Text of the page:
Read at St. Stephen’s on Sunday, January 24th, in recognition of the feast day of St. Polycarp (69-155) of Smyrna, celebrated in Anglicanism on the earlier date of January 26th, rather than February 23rd.
Born on 69 AD, only 36 years after the Ascension of Our Lord Jesus Christ, Polycarp is one of the three Apostolic Fathers, along with Clement of Rome and Ignatius of Antioch. Much of his life is recorded in the second century text, The Martyrdom of Polycarp, a major source for this brief discussion. As an Apostolic Father, Polycarp forms an important historical link between the apostles’ ministry in the Book of Acts and the councils held over scriptural doctrines by the early Church Fathers in the second, third, and fourth centuries. A bishop of Smyrna, St. Polycarp knew John the Presbyter and others, who had witnessed the ministries of Jesus Christ and St. Paul on a personal level. For refusing to worship a false idol, the Roman emperor had Polycarp burned at the stake, but the accounts read that the flames would not touch him, so they killed him by the sword.
As bishop, Polycarp met with other ecclesiastical authorities frequently, including the Bishop of Rome, Anicetus. The two bishops discovered disagreements between themselves about worship practices, including the date of Easter, but agreed that doctrinal and spiritual unity was more important than differences of liturgical tradition – as important as they nevertheless recognized these to be. He also played a role in preserving and copying much of the New Testament. But flexibility on lesser matters did not weaken Polycarp’s commitment to total integrity in his faith to Christ. When the heretic Marcion, angry that Polycarp ignored him, asked, “Do you know me?”, Polycarp replied, “Yes, I know you, the first-born of Satan.”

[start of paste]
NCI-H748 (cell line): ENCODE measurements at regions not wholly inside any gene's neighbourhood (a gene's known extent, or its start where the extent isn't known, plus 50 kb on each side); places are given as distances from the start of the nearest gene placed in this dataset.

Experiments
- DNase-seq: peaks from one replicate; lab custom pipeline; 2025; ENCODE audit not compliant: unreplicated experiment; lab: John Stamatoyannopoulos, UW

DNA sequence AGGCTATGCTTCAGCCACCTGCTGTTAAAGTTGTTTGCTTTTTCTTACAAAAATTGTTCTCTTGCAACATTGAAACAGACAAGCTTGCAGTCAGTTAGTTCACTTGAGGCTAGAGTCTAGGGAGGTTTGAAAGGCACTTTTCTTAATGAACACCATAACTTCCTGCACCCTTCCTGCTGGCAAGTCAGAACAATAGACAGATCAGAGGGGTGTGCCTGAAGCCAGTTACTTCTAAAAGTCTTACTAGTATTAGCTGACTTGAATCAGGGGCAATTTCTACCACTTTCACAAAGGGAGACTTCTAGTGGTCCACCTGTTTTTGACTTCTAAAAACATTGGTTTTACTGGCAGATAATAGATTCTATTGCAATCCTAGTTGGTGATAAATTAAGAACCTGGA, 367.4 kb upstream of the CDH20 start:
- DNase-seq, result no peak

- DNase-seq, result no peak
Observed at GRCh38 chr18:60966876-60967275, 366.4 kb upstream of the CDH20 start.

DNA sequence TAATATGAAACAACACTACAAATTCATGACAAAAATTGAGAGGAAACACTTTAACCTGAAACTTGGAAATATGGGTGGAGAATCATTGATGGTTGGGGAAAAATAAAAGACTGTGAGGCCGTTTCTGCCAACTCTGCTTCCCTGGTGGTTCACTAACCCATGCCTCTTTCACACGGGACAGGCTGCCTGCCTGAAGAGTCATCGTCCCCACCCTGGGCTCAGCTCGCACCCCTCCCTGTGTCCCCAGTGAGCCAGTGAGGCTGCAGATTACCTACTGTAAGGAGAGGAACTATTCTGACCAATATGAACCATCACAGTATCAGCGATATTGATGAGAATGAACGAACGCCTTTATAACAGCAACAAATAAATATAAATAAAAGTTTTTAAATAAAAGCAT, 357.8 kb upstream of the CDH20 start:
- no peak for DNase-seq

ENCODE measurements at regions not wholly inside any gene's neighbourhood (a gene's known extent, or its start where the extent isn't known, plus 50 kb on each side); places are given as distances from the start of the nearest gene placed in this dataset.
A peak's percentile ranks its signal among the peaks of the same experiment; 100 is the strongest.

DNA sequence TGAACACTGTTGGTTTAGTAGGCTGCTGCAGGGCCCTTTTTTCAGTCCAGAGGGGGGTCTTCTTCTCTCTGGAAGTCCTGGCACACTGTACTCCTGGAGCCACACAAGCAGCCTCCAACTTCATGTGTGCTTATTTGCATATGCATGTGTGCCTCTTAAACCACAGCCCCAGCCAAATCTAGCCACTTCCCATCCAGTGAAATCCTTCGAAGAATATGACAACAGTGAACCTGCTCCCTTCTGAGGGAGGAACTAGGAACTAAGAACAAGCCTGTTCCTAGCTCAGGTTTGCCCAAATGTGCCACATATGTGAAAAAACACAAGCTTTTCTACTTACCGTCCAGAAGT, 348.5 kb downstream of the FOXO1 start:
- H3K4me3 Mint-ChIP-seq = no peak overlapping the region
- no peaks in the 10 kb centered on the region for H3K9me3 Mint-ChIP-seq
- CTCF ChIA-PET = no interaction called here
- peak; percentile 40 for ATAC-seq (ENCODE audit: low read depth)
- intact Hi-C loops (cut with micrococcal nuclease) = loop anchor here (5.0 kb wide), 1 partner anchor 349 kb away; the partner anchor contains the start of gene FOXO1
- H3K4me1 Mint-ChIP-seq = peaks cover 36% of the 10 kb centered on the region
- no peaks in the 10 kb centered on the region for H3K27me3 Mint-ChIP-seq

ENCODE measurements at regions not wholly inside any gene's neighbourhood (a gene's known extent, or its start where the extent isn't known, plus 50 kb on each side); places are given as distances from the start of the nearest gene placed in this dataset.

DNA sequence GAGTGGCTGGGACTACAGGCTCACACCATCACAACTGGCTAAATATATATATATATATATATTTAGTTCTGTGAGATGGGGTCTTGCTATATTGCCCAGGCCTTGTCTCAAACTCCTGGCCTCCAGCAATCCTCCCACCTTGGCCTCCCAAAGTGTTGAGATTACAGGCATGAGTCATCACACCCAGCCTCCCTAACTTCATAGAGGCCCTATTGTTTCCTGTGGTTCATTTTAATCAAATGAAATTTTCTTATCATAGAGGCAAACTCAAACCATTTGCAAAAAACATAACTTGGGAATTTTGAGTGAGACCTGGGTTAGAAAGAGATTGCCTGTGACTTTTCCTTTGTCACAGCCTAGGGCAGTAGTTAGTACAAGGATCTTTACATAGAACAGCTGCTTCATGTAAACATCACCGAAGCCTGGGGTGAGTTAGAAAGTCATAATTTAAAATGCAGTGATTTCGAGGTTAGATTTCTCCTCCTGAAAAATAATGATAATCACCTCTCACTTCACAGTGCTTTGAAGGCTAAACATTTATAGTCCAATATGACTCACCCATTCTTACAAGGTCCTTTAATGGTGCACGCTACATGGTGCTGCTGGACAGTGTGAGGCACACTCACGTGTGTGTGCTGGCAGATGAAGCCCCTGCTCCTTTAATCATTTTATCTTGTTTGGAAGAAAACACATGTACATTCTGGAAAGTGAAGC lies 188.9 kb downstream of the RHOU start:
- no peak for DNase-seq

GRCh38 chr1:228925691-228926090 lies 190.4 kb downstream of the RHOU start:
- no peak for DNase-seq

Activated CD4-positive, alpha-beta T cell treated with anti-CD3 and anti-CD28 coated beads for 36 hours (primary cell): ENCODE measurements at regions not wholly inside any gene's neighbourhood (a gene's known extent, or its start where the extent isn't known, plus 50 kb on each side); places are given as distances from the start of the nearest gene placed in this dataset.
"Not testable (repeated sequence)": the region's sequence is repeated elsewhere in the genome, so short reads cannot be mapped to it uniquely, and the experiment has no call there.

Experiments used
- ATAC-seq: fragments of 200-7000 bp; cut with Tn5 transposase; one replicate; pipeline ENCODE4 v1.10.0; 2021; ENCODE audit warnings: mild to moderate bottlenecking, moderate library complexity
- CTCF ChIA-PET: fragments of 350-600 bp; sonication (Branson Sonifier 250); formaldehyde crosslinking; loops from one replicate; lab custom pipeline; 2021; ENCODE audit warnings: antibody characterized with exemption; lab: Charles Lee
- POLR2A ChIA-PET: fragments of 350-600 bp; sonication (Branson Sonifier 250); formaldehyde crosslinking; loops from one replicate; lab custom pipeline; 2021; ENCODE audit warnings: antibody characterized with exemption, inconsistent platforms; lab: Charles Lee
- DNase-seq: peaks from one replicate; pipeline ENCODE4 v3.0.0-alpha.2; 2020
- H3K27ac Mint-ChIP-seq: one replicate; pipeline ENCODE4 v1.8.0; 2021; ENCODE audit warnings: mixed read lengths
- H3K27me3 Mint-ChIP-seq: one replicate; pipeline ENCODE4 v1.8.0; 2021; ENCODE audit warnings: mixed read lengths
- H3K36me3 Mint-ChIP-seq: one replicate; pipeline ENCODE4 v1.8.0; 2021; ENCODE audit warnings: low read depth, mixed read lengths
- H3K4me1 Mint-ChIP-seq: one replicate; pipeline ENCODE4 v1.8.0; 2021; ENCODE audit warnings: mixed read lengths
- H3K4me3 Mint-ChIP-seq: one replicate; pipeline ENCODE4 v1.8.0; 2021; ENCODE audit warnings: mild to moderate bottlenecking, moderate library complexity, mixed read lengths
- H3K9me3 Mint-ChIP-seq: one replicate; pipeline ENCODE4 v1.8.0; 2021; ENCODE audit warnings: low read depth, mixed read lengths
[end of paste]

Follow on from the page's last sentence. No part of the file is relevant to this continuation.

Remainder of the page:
Polycarp’s integrity shone most brightly, of course, when the threat of burning at the stake was presented to him. He replied to the Roman Emperor, “Eighty and six years I have served him, and he has done me no wrong… How then can I blaspheme my king and saviour? You threaten me with a fire that burns for a season, but you are ignorant of the fire of everlasting punishment that is prepared for the wicked!” About his own death he said, “I bless you Father for judging me worthy of this hour, so that in the company of the Martyrs I may show the cup of Christ.”
It is clear that the fires of the Holy Spirit were with Polycarp in the testimony of his life, which can be seen in his sermon to the Philippians, preserved in the writing of his younger contemporary, St. Irenaeus. We close with a sample of his stirring exhortation: “To Him all things in heaven and on earth are subject. Him every spirit serves. He comes as the Judge of the Living and the Dead. His blood will God require of those who do not believe in Him. But He who raised Him up from the dead will raise up us also, if we do His will, and walk in His commandments, and love what He loved.”
By Anthony G. Cirilla